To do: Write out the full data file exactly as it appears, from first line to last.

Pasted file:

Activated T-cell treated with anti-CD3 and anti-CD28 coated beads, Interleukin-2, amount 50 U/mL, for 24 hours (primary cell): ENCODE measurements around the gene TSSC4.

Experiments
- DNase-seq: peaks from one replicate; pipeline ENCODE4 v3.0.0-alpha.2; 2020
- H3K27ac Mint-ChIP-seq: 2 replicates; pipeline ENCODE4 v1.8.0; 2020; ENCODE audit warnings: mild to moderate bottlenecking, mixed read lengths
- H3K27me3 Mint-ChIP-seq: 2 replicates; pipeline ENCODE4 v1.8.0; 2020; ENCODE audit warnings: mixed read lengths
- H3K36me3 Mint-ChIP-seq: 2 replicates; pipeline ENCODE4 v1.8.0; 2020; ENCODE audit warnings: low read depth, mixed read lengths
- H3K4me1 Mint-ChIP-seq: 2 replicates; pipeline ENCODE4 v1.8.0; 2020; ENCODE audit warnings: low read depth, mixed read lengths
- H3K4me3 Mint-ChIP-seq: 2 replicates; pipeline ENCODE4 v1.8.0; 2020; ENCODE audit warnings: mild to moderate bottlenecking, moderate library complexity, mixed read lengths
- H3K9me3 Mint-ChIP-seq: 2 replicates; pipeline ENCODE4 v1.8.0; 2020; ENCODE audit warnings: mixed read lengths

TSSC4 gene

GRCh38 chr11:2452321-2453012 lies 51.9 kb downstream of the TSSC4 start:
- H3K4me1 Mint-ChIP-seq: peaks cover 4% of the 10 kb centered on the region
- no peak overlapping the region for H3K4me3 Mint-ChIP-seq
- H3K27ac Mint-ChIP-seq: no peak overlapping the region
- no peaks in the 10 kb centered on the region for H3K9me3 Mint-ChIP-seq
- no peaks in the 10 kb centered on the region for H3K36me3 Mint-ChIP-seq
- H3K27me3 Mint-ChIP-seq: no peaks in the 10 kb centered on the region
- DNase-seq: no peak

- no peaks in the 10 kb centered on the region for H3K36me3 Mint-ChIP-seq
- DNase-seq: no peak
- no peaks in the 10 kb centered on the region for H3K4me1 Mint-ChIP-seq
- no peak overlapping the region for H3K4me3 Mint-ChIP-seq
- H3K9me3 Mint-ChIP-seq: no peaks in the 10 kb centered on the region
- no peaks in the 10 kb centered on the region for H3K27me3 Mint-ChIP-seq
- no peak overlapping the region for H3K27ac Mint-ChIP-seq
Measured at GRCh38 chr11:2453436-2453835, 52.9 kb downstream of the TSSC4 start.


Activated T-cell treated with anti-CD3 and anti-CD28 coated beads, Interleukin-2, amount 50 U/mL, for 24 hours (primary cell): ENCODE measurements around the gene TSSC4.

Experiments
- DNase-seq: peaks from one replicate; pipeline ENCODE4 v3.0.0-alpha.2; 2020
- H3K27ac Mint-ChIP-seq: 2 replicates; pipeline ENCODE4 v1.8.0; 2020; ENCODE audit warnings: mild to moderate bottlenecking, mixed read lengths
- H3K27me3 Mint-ChIP-seq: 2 replicates; pipeline ENCODE4 v1.8.0; 2020; ENCODE audit warnings: mixed read lengths
- H3K36me3 Mint-ChIP-seq: 2 replicates; pipeline ENCODE4 v1.8.0; 2020; ENCODE audit warnings: low read depth, mixed read lengths
- H3K4me1 Mint-ChIP-seq: 2 replicates; pipeline ENCODE4 v1.8.0; 2020; ENCODE audit warnings: low read depth, mixed read lengths
- H3K4me3 Mint-ChIP-seq: 2 replicates; pipeline ENCODE4 v1.8.0; 2020; ENCODE audit warnings: mild to moderate bottlenecking, moderate library complexity, mixed read lengths
- H3K9me3 Mint-ChIP-seq: 2 replicates; pipeline ENCODE4 v1.8.0; 2020; ENCODE audit warnings: mixed read lengths

TSSC4 gene

GRCh38 chr11:2452321-2453012 lies 51.9 kb downstream of the TSSC4 start:
- H3K4me1 Mint-ChIP-seq: peaks cover 4% of the 10 kb centered on the region
- no peak overlapping the region for H3K4me3 Mint-ChIP-seq
- H3K27ac Mint-ChIP-seq: no peak overlapping the region
- no peaks in the 10 kb centered on the region for H3K9me3 Mint-ChIP-seq
- no peaks in the 10 kb centered on the region for H3K36me3 Mint-ChIP-seq
- H3K27me3 Mint-ChIP-seq: no peaks in the 10 kb centered on the region
- DNase-seq: no peak

- no peaks in the 10 kb centered on the region for H3K36me3 Mint-ChIP-seq
- DNase-seq: no peak
- no peaks in the 10 kb centered on the region for H3K4me1 Mint-ChIP-seq
- no peak overlapping the region for H3K4me3 Mint-ChIP-seq
- H3K9me3 Mint-ChIP-seq: no peaks in the 10 kb centered on the region
- no peaks in the 10 kb centered on the region for H3K27me3 Mint-ChIP-seq
- no peak overlapping the region for H3K27ac Mint-ChIP-seq
Measured at GRCh38 chr11:2453436-2453835, 52.9 kb downstream of the TSSC4 start.